Computerworld, June 21, 1999, p. 96 -- Technology Flashback (1973)
by Mary Brandel
Personal computers hadn't even hit the mass market when researchers started working on what would later prove to be the second phase of the PC revolution: linking these machines to a network. 1977 is widely seen as the year of the PC's big arrival, but Ethernet - the technology that today ties tens of millions of PCs into LANs - was invented four years earlier, in the spring of 1973.
The source of this foresight was Xerox Corp.'s Palo Alto Research Center (Parc). In 1972, Parc researchers were working on both a prototype of the Alto computer [Flashback, June 14] - a personal workstation with a graphical user interface - and a page-per-second laser printer. The plan was for all Parc employees to have computers and to connect all of the computers to the laser printer.
The task of creating the network was assigned to Bob Metcalfe, an MIT graduate who had joined Xerox that year as the self-described "networking guy." As Metcalfe says, the two novel requirements of this network were that it had to be very fast to accommodate the laser printer and it had to connect hundreds of computers.
Metcalfe's previous experience as a student gave him a great head start in networking. "My Harvard Ph.D. dissertation, based on my research at MIT, was about the Arpanet and the Alohanet," which was a packet radio network at the University of Hawaii, he says.
By the end of 1972, Metcalfe and a number of other Parc researchers had completed an experimental 3M bit/sec. PC LAN. The following year, Metcalfe defined the general principles of what he called Ethernet, the technology that made the first PC LAN possible. That same year marked the birth of the first Ethernet board, which you could place in a PC to create a network.
Ethernet defines the wires-and-chips aspects of PC net-working as well as the software aspects of how data is transmitted. A key concept is its system of collusion-detection and recovery, called CSMA/CD, or Carrier Sense Multiple Access with Collision Detect.
With this protocol, devices transmit only after finding the data channel clear. If two devices transmit simultaneously, causing a collision, they delay their retransmissions for a random length of time.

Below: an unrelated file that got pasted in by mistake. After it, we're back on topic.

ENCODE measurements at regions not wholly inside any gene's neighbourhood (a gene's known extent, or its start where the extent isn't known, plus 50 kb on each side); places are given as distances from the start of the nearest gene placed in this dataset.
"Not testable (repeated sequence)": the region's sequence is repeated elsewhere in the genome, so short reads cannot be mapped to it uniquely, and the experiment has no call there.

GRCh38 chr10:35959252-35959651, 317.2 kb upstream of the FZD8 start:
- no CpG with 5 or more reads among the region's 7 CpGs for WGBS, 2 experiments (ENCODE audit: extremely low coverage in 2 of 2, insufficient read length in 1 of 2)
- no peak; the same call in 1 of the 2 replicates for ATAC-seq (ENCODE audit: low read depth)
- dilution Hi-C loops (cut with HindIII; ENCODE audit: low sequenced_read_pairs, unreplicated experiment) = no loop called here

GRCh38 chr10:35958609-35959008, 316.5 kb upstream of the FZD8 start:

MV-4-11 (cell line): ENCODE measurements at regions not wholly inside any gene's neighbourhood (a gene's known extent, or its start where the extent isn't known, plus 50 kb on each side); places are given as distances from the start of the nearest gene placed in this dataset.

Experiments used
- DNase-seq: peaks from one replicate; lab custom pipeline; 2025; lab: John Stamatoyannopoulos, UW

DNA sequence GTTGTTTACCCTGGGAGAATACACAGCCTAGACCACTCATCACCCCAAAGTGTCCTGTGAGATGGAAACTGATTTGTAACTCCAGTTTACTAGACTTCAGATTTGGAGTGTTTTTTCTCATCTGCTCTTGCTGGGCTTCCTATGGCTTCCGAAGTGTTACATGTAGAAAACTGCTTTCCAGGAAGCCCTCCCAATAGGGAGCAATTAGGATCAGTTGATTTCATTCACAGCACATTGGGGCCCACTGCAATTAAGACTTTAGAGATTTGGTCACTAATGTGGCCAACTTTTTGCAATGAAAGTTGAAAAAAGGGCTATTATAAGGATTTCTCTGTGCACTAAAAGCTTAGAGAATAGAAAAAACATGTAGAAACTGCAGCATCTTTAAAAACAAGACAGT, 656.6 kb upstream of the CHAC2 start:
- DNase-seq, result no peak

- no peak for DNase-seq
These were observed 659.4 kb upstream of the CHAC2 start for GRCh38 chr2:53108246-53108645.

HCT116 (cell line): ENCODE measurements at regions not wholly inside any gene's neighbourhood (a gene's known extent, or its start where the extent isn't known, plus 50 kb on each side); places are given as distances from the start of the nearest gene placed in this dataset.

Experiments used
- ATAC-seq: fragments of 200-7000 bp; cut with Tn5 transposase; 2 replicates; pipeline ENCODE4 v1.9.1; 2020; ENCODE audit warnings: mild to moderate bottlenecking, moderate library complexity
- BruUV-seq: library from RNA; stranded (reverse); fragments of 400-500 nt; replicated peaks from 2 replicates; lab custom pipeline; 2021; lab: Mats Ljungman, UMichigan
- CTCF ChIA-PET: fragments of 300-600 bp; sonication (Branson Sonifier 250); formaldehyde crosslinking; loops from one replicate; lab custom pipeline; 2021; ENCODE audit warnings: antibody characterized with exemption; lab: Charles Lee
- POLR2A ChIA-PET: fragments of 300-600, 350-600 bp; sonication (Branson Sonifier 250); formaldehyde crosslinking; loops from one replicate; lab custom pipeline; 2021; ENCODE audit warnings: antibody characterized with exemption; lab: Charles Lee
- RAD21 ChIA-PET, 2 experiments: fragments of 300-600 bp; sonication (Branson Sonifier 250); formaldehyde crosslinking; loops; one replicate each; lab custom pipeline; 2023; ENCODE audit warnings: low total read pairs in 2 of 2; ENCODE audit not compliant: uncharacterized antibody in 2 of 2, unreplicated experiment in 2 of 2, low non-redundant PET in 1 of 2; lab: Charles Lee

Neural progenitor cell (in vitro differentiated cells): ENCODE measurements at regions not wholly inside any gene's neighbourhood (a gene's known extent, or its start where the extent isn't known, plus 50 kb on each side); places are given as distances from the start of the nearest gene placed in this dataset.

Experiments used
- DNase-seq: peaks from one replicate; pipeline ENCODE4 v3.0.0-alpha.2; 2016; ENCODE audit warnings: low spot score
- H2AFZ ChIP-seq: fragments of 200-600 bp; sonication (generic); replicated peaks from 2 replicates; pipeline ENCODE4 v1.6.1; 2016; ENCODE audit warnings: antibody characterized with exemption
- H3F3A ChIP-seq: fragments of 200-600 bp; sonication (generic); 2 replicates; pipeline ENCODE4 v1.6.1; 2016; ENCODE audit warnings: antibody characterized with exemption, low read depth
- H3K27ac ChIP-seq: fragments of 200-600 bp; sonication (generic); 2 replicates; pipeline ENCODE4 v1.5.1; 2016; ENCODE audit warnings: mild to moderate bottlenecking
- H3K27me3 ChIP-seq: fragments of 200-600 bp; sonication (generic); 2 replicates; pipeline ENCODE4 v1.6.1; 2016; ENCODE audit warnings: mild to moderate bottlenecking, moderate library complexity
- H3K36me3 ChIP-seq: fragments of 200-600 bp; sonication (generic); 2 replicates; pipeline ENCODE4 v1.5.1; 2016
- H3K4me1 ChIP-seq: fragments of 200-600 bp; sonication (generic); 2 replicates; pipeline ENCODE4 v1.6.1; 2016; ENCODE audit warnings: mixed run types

Metcalfe first called the network the "Alto Aloha Network." When he changed the name, he based it on the idea of "lumeniferous ether," the medium that scientists once thought carried electromagnetic waves through space.
Xerox produced hundreds of Ethernet boards that it used internally to access the lab's central minicomputer, access the Arpanet, send and receive e-mail, play games and share files, Metcalfe says.
It wasn't until 1979 that momentum gathered for Ethernet to become a widely agreed upon 10M bit/sec. commercial standard. At that point, Metcalfe had left Xerox and was meeting with Gordon Bell at Digital Equipment Corp. about helping Digital create its own LAN. Instead of coming up with something new, they decided to propose to Xerox that the two companies work together to make Ethernet a standard.
By June, Metcalfe had gotten Intel Corp., Digital and Xerox to agree to work on using Ethernet as the standard way of sending packets in a PC network. "Only then did it dawn on me that Ethernet would be a successful standard worth building a company around," Metcalfe says.
Thus 3Com Corp. was born. Now a $54 billion company, 3Com introduced its first product, EtherLink - the first PC Ethernet network interface card, in 1982. Early 3Com customers included Trans-America Corp. and the White House.
Ethernet gained popularity in 1983 and was soon named an international standard by the Institute of Electrical and Electronics Engineers Inc. But one major computer force did not get on board: IBM, which developed a very different LAN mechanism called Token Ring. Despite IBM's resistance, Ethernet went on to become the most widely installed technology for creating LANs. Today there's Fast Ethernet, which runs at 100M bit/sec., and Gigabit Ethernet, which promises 1G bit/sec. rates.
Looking back, Metcalfe says he would have used different methods to convince IBM of Ethernet's merits.
"I would have recruited major IBM customers to help me demand it from IBM," he says. "And it didn't help that I routinely attacked IBM as being a slow-moving monopoly - much as I now attack telephone companies and Microsoft - so I have not learned my lesson entirely." ------------- Brandel is a frequent contributor to Computerworld. Contact her at <firstname.lastname@example.org>. **************************************************
Jerry P. Becker Dept. of Curriculum & Instruction Southern Illinois University Carbondale, IL 62901-4610 USA Fax: (618) 453-4244 Phone: (618) 453-4241 (office) (618) 457-8903 (home) E-mail: email@example.com